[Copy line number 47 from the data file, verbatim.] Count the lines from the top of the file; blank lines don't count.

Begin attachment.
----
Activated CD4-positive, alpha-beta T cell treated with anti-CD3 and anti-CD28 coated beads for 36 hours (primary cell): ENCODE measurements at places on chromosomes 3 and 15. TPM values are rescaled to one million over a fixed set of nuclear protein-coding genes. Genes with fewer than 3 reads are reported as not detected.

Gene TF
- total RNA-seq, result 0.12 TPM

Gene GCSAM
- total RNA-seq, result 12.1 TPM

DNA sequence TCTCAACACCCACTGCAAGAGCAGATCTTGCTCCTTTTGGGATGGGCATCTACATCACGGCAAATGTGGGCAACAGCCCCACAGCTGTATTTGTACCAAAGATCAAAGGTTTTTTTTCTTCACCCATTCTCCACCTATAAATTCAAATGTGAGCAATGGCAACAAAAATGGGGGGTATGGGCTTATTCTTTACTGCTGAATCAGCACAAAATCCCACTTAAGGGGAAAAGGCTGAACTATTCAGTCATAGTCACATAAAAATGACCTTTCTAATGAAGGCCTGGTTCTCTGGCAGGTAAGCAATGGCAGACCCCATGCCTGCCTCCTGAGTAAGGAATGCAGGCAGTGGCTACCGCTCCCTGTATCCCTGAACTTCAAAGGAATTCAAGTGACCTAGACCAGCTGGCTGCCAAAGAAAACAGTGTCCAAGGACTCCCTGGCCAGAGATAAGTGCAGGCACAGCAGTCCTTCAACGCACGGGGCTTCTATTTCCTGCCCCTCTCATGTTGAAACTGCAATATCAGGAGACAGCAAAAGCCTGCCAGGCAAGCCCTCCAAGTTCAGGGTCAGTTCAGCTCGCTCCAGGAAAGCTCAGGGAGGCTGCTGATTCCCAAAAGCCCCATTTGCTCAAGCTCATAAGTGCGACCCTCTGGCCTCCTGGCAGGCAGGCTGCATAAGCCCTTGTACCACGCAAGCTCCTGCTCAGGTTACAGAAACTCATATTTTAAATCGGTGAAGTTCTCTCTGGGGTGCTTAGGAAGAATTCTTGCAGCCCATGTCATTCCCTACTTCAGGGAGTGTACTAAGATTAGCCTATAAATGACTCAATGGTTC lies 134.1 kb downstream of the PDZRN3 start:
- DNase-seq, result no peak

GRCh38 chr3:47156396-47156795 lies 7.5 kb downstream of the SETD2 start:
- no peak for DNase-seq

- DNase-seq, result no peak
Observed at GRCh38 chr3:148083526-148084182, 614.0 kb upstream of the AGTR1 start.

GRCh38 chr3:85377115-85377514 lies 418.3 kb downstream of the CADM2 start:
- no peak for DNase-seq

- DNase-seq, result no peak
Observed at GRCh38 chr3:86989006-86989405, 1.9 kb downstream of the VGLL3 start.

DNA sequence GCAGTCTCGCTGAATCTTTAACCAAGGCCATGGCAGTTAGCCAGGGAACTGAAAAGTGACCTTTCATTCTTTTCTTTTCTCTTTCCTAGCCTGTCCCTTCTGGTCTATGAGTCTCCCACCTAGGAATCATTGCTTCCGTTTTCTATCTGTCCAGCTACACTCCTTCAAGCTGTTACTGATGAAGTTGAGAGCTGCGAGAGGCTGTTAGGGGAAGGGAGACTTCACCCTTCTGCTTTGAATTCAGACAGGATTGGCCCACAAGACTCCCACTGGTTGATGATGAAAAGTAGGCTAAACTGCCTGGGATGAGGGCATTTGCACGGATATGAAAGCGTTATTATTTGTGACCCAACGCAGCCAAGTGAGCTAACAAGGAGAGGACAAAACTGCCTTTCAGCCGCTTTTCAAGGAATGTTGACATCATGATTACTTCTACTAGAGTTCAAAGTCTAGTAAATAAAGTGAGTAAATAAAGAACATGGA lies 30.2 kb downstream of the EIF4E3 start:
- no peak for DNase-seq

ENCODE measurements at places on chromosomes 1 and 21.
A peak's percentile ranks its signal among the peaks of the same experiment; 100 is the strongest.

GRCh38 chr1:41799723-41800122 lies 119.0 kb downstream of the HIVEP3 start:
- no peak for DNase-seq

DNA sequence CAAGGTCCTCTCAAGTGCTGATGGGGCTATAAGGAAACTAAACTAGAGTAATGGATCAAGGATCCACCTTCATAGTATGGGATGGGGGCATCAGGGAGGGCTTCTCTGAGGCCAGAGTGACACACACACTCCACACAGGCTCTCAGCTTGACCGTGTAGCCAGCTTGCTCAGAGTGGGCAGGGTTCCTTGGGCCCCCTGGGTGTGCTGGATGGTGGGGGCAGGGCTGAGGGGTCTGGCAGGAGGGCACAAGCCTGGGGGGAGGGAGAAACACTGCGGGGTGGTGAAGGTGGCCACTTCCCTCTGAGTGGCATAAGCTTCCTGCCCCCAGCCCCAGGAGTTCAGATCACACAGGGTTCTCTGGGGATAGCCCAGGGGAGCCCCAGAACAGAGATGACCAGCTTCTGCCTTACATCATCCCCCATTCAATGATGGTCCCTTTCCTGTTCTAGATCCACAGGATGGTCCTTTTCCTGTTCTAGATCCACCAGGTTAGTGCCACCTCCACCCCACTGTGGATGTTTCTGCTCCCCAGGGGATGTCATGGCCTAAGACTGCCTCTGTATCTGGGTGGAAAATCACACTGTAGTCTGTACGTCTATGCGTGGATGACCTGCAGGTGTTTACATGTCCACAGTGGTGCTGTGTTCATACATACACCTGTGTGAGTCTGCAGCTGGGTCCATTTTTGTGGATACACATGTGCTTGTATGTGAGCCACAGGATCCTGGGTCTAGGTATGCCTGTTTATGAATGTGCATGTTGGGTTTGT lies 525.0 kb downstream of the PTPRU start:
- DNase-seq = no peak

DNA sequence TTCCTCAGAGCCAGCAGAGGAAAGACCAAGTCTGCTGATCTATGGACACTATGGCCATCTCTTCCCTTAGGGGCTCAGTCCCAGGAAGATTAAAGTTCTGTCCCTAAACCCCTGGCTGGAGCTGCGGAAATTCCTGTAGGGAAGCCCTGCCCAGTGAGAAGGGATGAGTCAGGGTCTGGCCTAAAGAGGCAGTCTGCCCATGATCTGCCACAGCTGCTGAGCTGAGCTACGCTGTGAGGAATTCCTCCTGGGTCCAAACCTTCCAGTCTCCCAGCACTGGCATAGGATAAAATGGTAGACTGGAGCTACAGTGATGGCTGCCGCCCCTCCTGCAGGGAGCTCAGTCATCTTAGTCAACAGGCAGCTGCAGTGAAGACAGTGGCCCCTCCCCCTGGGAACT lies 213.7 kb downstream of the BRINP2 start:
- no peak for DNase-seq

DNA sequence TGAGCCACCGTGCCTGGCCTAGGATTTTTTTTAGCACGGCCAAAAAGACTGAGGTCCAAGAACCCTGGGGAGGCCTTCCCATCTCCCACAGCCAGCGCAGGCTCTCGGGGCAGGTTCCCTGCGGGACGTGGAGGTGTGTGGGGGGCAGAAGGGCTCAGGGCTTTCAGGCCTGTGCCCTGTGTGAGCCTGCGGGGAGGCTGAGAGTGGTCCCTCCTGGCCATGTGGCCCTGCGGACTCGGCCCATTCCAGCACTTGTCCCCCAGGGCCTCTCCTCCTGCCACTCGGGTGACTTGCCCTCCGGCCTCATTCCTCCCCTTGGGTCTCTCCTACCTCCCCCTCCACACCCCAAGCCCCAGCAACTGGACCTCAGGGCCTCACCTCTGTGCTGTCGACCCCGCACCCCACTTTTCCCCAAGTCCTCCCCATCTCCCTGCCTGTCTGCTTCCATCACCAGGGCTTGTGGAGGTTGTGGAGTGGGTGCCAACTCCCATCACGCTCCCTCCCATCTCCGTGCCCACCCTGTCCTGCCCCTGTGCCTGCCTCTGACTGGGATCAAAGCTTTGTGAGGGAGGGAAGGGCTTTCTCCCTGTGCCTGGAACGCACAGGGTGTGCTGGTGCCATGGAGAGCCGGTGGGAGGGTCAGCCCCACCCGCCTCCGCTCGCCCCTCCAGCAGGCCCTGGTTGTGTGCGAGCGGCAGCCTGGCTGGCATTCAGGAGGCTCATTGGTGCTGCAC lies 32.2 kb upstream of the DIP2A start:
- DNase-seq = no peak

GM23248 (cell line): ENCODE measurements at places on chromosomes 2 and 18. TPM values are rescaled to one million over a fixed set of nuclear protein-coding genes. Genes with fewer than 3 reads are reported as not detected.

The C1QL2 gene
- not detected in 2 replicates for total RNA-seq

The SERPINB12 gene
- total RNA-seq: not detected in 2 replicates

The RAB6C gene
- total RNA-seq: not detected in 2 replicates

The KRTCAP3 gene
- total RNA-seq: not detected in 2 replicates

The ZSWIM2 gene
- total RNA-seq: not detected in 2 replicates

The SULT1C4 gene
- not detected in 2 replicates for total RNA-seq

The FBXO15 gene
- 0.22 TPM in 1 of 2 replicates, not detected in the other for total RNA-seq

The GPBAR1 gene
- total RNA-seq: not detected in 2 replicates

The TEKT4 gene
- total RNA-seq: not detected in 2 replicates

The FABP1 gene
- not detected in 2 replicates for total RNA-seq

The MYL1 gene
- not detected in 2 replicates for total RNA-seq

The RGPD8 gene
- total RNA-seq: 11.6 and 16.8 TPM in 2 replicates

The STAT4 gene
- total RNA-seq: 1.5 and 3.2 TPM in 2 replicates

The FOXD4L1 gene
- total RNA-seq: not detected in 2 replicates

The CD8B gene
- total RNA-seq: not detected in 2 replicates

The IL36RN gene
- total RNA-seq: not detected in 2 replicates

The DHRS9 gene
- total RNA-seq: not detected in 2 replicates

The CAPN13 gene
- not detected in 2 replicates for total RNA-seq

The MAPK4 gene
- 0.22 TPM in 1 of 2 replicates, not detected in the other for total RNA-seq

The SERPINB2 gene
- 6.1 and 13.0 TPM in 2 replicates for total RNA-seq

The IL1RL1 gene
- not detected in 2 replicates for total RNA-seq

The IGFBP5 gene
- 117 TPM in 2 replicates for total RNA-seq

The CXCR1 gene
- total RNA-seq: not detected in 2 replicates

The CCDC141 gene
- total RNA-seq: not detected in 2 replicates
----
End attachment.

The FABP1 gene